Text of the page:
• Graduation date
    2015-11
  • Type of Item
    Thesis
  • Degree
    Doctor of Philosophy
  • DOI
    https://doi.org/10.7939/R37941833
  • License
    This thesis is made available by the University of Alberta Libraries with permission of the copyright owner solely for non-commercial purposes. This thesis, or any portion thereof, may not otherwise be copied or reproduced without the written consent of the copyright owner, except to the extent permitted by Canadian copyright law.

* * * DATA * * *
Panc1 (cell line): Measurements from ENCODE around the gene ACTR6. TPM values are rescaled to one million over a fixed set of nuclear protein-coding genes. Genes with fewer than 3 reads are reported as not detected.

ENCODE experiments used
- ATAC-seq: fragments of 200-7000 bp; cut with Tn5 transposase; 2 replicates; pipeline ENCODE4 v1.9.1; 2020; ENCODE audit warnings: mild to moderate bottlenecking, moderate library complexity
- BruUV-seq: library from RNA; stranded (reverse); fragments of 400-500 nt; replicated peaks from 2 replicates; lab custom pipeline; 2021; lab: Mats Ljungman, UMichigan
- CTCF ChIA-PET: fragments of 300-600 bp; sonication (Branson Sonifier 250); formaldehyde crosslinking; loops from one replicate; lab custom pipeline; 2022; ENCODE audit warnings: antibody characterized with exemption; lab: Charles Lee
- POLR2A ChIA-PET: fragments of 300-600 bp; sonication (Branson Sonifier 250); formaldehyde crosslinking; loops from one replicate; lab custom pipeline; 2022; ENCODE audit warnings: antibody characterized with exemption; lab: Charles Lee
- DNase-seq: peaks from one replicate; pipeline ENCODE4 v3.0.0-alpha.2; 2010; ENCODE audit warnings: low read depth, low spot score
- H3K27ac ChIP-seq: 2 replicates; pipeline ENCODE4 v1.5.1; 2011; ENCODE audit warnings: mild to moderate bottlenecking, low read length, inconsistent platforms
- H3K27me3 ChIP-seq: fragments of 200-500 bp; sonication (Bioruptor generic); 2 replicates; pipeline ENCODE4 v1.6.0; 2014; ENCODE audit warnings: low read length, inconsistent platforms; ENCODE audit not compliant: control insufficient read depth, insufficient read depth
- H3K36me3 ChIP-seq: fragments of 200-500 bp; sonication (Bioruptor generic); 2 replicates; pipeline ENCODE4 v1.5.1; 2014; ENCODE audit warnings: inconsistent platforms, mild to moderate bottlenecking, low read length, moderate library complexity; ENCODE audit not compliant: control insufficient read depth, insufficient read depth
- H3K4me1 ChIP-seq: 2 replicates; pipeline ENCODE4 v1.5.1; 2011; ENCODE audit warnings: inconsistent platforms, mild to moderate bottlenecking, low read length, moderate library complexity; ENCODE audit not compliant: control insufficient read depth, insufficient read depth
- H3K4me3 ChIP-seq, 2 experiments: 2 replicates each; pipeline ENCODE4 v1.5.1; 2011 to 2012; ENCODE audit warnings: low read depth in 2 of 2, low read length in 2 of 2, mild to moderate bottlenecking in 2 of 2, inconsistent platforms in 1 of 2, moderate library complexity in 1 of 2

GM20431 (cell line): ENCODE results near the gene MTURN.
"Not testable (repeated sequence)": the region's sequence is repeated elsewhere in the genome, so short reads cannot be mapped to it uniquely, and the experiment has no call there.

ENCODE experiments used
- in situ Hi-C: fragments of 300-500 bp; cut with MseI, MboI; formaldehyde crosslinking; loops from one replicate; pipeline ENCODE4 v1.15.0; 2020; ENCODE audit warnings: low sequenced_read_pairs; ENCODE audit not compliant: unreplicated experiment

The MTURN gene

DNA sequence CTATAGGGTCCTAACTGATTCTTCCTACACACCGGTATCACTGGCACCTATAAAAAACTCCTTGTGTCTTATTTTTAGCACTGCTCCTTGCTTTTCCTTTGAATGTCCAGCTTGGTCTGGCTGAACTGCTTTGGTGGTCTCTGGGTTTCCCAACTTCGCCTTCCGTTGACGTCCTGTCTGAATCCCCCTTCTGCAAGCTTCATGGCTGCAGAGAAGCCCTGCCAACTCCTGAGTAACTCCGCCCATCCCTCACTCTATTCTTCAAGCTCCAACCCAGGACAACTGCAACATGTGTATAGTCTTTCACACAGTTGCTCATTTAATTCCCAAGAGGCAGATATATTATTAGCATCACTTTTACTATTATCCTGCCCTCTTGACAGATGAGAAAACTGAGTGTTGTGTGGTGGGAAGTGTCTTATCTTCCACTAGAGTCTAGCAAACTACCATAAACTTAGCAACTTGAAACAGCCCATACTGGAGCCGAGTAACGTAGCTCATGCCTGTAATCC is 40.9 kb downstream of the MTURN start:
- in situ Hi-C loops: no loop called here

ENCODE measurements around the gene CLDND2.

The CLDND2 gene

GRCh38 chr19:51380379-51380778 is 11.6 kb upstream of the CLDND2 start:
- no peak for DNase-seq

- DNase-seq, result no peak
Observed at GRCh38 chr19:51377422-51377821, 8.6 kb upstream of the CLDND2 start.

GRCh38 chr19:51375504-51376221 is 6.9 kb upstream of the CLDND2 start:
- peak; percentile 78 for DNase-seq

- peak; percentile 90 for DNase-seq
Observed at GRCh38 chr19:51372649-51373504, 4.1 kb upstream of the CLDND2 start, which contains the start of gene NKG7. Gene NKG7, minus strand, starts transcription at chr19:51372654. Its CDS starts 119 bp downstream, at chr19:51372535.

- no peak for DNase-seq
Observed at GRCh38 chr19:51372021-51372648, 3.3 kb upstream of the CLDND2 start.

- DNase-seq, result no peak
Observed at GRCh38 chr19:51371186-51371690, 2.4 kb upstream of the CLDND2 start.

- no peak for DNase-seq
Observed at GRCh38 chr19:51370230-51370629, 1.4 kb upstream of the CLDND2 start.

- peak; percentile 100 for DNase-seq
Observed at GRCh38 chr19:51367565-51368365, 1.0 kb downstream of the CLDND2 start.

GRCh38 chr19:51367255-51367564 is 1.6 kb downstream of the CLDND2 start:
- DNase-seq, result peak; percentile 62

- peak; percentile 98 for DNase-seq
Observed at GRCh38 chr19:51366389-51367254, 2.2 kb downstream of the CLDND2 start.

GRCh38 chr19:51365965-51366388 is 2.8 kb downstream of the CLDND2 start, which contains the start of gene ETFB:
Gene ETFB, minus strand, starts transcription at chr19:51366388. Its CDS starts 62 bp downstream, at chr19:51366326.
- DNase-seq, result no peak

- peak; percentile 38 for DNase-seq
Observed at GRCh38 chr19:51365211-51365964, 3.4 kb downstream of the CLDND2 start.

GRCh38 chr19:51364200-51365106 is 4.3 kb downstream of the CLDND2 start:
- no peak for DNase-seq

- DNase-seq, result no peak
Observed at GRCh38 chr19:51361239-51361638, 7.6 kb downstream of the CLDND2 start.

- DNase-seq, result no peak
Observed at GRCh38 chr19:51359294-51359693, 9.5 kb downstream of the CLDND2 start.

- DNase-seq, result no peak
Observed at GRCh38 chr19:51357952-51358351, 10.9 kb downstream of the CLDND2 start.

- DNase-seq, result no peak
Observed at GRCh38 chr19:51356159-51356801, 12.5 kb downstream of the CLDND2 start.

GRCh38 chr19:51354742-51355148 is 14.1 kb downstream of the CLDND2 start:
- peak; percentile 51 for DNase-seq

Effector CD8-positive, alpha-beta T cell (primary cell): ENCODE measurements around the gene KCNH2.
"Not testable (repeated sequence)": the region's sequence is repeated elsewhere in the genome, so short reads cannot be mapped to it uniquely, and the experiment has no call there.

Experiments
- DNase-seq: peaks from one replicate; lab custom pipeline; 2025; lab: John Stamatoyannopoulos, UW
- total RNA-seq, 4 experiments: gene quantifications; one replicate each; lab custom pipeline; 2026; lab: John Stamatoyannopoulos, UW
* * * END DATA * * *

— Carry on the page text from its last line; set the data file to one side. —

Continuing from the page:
• Language
    English
  • Institution
    University of Alberta
  • Degree level
    Doctoral
  • Department
    • Department of Philosophy
  • Supervisor / co-supervisor and their department(s)
    • Wilson, Robert A. (Philosophy)
  • Examining committee members and their departments
    • Westbury, Chris (Psychology)
    • Wimsatt, William C. (Philosophy, University of Chicago)
    • Brigandt, Ingo (Philosophy)
    • Dawson, Michael R. W. (Psychology)